This is a brief overview of bubble tight dampers, including their locations relative to the cabinet, their primary functions and proper use.
A bubble tight damper has two main functions. Its primary function is for use when performing gaseous decontamination of a biosafety cabinet. Once a bubble tight damper is closed, it minimizes the probability of gas escaping the targeted area during decontamination.
A secondary function of bubble tight dampers is in the biosafety cabinet certification process. Each biosafety cabinet comes installed with an alarm that will sound when airflow velocity falls below a certain range. According to Annex F of NSF/ANSI Standard 49, these alarms must be tested for proper functioning. A bubble tight damper can be used to simulate a reduction in exhaust flow that should set off the alarm.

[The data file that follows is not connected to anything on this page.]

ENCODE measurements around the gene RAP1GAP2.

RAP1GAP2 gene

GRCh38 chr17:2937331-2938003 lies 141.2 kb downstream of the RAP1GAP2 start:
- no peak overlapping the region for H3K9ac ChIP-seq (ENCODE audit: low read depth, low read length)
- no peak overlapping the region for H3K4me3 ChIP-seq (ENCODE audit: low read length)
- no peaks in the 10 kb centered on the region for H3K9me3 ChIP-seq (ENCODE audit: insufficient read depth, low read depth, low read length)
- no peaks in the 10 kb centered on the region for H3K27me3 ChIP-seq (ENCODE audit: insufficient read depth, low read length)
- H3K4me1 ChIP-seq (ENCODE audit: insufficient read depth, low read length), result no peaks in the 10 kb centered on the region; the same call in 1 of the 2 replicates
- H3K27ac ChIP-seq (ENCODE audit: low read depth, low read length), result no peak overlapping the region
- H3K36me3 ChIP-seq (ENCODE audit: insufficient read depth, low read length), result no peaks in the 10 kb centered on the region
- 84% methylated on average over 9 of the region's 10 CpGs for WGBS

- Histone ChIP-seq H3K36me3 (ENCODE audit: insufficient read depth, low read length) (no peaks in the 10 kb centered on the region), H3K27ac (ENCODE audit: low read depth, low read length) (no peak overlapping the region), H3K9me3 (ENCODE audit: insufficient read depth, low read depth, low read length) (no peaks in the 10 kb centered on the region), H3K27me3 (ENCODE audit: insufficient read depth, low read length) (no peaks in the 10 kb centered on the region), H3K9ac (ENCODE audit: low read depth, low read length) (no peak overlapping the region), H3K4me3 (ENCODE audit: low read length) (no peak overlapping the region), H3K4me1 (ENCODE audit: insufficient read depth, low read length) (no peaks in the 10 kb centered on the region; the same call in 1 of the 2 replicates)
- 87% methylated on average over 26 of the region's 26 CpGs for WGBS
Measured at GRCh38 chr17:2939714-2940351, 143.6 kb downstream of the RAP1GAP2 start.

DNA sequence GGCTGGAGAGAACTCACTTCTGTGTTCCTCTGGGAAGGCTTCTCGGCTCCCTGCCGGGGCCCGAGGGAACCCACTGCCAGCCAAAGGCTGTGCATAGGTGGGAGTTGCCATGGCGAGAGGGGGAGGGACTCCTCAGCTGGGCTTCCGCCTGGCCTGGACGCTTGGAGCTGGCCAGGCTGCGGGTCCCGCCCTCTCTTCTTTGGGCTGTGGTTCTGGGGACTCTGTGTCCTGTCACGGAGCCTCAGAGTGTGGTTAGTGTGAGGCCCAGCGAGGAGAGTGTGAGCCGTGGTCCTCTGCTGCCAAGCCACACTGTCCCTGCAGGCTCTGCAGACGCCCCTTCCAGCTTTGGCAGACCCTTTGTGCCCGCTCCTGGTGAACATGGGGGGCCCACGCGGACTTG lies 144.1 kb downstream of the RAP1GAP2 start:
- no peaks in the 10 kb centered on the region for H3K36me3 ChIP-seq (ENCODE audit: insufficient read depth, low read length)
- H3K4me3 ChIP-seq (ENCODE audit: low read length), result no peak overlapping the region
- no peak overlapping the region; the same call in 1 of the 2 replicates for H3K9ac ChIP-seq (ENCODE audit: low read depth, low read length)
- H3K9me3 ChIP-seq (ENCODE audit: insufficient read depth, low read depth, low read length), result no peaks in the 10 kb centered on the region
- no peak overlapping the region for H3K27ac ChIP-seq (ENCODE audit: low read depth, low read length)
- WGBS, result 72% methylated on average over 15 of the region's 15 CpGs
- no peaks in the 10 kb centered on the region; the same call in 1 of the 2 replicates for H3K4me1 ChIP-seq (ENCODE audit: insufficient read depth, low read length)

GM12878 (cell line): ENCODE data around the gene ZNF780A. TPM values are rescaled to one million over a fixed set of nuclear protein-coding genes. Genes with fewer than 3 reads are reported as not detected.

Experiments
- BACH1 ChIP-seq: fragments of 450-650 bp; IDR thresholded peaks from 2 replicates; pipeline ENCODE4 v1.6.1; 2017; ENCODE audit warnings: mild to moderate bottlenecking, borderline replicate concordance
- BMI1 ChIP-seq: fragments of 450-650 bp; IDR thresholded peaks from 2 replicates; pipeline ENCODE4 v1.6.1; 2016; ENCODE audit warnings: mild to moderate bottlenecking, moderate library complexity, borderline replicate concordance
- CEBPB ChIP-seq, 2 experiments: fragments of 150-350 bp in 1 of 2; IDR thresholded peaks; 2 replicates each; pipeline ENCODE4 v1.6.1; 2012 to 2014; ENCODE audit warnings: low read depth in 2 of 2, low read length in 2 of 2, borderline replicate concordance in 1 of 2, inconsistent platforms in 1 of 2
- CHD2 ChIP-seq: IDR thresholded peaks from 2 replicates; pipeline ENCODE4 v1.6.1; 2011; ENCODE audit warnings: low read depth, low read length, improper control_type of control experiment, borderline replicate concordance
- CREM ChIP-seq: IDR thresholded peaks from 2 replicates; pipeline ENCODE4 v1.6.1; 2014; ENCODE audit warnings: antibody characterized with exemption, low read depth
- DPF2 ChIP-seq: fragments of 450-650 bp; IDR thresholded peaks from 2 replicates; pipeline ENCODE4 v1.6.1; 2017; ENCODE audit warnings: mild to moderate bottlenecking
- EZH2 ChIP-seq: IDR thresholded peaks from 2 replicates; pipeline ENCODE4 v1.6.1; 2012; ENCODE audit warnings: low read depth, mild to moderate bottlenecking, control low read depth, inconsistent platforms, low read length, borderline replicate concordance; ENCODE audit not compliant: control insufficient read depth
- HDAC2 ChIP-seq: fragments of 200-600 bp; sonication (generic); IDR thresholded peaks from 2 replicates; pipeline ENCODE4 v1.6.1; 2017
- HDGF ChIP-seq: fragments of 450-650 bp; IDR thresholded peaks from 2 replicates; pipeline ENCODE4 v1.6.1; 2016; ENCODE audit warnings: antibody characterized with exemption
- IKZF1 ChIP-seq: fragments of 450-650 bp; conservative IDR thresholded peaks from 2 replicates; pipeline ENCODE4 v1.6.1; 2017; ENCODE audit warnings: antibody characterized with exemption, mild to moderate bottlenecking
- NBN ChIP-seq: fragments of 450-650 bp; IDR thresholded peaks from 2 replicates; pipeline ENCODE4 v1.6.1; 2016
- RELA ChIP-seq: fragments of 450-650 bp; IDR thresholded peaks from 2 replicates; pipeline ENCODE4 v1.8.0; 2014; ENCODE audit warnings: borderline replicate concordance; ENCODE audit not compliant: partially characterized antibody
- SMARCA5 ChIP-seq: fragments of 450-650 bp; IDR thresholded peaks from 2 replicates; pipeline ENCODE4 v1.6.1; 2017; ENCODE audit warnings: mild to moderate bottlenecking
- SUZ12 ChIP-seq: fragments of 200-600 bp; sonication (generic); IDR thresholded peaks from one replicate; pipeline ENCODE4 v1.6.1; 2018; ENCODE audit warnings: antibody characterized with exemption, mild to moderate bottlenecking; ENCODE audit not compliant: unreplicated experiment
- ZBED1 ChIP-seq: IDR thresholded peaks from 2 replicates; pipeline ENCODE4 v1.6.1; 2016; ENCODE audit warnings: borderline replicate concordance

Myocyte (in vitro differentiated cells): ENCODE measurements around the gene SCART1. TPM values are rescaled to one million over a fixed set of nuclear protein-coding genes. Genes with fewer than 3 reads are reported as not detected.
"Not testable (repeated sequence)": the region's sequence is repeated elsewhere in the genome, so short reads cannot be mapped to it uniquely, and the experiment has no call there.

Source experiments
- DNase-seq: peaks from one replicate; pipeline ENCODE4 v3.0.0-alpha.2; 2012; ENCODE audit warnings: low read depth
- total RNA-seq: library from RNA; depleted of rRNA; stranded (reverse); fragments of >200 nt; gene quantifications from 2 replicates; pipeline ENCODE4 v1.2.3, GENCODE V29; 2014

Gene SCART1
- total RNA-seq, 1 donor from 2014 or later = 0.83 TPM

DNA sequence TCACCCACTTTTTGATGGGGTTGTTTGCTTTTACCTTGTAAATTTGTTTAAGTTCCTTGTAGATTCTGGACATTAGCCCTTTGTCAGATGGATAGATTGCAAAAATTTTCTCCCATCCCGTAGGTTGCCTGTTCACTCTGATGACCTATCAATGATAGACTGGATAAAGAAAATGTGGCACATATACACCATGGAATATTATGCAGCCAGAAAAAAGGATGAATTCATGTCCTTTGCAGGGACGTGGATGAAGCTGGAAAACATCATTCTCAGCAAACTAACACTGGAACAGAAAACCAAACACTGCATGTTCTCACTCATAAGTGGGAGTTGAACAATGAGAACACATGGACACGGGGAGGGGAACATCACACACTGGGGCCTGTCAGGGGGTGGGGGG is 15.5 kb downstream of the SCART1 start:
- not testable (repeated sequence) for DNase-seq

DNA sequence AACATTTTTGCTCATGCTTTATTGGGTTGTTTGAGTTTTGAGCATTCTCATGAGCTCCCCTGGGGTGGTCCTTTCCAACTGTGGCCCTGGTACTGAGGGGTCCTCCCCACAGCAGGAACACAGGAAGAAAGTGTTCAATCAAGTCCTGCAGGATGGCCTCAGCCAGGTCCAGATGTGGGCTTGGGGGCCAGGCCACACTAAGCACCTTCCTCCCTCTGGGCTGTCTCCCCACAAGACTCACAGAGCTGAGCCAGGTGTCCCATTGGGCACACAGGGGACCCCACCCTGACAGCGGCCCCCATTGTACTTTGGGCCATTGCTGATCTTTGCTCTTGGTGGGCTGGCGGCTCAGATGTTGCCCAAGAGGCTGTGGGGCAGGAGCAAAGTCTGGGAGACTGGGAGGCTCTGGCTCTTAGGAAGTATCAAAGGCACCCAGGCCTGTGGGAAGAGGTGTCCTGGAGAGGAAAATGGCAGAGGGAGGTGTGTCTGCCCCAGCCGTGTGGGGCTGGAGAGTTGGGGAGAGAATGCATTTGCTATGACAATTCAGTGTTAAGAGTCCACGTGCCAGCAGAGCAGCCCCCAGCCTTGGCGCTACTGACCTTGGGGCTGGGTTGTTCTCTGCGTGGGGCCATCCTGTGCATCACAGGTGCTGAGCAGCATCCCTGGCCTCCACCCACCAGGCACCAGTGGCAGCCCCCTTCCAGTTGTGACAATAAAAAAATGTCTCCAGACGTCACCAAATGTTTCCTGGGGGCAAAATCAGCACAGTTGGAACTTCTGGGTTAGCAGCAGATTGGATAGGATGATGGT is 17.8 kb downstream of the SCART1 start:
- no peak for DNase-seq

A bubble tight damper should be used only during decontamination and certification. Generally, it should not be used as a means of controlling excessive exhaust airflow, which is typically controlled by an automated valve downstream of the bubble tight damper, or by a building’s fan speed. In some cases, minor adjustments to a bubble tight damper can be made to accurately achieve the necessary exhaust airflow without affecting the control valve downstream.
Bubble tight dampers are typically installed directly above a cabinet, connected to a building’s exhaust duct work, but they may also be placed inside a ceiling compartment downstream of the exhaust connection. The latter setup allows for future servicing or adjustment when necessary.
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